BENGALURU: Seeking cashless treatment in private institutions could become tough in the coming days as major private hospitals in the state said their survival is at stake with the Centre owing them Rs 150 crore.
On Monday, Indian Medical Association (IMA), Association of Healthcare Providers of India (AHPI) and Private Hospitals’ and Nursing Homes’ Association (PHANA) briefed media about their grievances. “With the Centre’s dues to private hospitals in the country touching Rs 2,000 crore over the past two years, it’s a question of survival for private hospitals,” AHPI president Dr Alexander Thomas said.
“Karnataka’s major private hospitals are yet to receive over Rs 150 crore under the Central Government Health Scheme (CGHS) and Ex-Servicemen Contributory Health Scheme (ECHS). Unless the government reimburses the amount, private hospitals cannot continue to support cashless treatment,” said PHANA president Dr R Ravindra. According to AHPI, four Apollo Hospitals in Karnataka are yet to receive Rs 60 crore under CGHS. Narayana Health has to get Rs 15 crore, and HCG and MS Ramaiah Memorial Hospital Rs 2 crore each.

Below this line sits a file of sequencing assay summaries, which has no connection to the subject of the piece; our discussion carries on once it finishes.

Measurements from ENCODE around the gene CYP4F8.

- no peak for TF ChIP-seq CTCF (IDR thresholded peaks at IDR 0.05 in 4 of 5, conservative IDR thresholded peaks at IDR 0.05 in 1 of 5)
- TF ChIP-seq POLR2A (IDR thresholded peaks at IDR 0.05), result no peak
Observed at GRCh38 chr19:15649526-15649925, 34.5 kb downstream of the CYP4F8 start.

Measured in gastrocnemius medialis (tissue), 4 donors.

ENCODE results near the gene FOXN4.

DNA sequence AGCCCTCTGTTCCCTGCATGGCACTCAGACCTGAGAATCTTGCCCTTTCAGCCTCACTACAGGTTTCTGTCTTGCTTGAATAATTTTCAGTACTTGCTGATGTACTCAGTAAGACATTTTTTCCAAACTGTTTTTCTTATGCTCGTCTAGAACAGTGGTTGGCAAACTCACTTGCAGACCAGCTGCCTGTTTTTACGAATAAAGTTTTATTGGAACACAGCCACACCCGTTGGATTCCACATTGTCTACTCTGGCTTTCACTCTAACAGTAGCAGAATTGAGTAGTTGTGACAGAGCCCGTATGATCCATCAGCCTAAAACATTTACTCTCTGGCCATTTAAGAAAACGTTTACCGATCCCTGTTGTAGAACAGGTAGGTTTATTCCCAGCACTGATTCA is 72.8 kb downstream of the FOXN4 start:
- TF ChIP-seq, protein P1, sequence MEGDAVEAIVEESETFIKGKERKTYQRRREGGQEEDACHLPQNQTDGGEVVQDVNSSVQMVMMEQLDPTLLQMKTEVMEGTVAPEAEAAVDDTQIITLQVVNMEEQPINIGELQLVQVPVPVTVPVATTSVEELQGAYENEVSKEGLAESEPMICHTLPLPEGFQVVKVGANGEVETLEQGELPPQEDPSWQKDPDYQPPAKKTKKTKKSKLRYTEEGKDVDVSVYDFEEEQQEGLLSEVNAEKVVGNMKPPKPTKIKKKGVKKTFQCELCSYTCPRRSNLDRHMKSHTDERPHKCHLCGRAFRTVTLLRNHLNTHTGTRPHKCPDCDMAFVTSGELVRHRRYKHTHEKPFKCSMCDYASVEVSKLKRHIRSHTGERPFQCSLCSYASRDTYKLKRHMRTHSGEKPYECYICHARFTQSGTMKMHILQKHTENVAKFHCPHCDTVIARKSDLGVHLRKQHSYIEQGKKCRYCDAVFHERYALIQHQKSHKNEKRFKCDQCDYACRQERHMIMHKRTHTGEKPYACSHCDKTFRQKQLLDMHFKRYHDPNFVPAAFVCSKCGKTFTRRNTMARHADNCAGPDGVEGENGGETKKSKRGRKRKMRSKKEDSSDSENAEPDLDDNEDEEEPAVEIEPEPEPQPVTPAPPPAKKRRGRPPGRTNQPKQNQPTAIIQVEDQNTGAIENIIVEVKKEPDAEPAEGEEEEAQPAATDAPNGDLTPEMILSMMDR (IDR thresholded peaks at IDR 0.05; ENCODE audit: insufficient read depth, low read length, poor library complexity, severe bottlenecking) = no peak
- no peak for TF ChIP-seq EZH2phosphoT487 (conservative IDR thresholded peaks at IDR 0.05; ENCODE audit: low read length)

In Karnataka, 230 private hospitals were empanelled under CGHS and over 120 have not renewed their membership. While the hospitals don’t deny treatment to CGHS patients, there are chances patients will have to pay upfront and claim reimbursement from the government later.
IMA secretary general Dr RV Ashokan said the cashless scheme is convenient for patients, and not for hospitals. “If a hospital can’t run cashless, then the patient is affected. CGHS dues are more than the health budget of many states,” he said.
Central government employees and their families are worried. “We’ve paid premium for 43 years to avail the CGHS cashless scheme. Why should we pay cash now? Our association will take up the issue,” said G Rajendran, secretary, All India Central Government Pensioners’ Association.
Narayana Health chairman Dr Devi Shetty suggested the government adopt Ayushman Bharat model — government gives 1% of the amount pending for reimbursement for every month of delay. “The model could be sustainable for private hospitals,” he said.
Also, there’s trouble brewing for patients who seek cashless treatment under private insurance packages with hospitals resenting the 30% discount on bills reportedly demanded by the General Insurance Public Sector Association (GIPSA), which is citing losses.-Times Of India